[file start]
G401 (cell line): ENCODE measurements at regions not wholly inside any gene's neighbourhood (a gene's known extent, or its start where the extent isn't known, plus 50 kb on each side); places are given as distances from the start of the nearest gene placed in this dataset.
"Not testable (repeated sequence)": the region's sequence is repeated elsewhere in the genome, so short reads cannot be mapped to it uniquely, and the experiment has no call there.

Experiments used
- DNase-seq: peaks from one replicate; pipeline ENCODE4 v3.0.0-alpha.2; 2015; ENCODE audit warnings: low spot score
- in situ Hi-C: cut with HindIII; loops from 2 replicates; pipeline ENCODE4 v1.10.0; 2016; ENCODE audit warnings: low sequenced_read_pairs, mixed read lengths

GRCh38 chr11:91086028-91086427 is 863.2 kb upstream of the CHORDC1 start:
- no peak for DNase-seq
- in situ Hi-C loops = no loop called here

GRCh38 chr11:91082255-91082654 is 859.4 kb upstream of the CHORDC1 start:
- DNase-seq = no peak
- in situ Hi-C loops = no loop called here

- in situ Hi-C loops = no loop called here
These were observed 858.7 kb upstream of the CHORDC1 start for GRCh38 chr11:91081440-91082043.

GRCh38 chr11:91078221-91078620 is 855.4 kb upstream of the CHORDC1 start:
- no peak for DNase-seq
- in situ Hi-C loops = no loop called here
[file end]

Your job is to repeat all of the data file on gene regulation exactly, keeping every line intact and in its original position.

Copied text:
G401 (cell line): ENCODE measurements at regions not wholly inside any gene's neighbourhood (a gene's known extent, or its start where the extent isn't known, plus 50 kb on each side); places are given as distances from the start of the nearest gene placed in this dataset.
"Not testable (repeated sequence)": the region's sequence is repeated elsewhere in the genome, so short reads cannot be mapped to it uniquely, and the experiment has no call there.

Experiments used
- DNase-seq: peaks from one replicate; pipeline ENCODE4 v3.0.0-alpha.2; 2015; ENCODE audit warnings: low spot score
- in situ Hi-C: cut with HindIII; loops from 2 replicates; pipeline ENCODE4 v1.10.0; 2016; ENCODE audit warnings: low sequenced_read_pairs, mixed read lengths

GRCh38 chr11:91086028-91086427 is 863.2 kb upstream of the CHORDC1 start:
- no peak for DNase-seq
- in situ Hi-C loops = no loop called here

GRCh38 chr11:91082255-91082654 is 859.4 kb upstream of the CHORDC1 start:
- DNase-seq = no peak
- in situ Hi-C loops = no loop called here

- in situ Hi-C loops = no loop called here
These were observed 858.7 kb upstream of the CHORDC1 start for GRCh38 chr11:91081440-91082043.

GRCh38 chr11:91078221-91078620 is 855.4 kb upstream of the CHORDC1 start:
- no peak for DNase-seq
- in situ Hi-C loops = no loop called here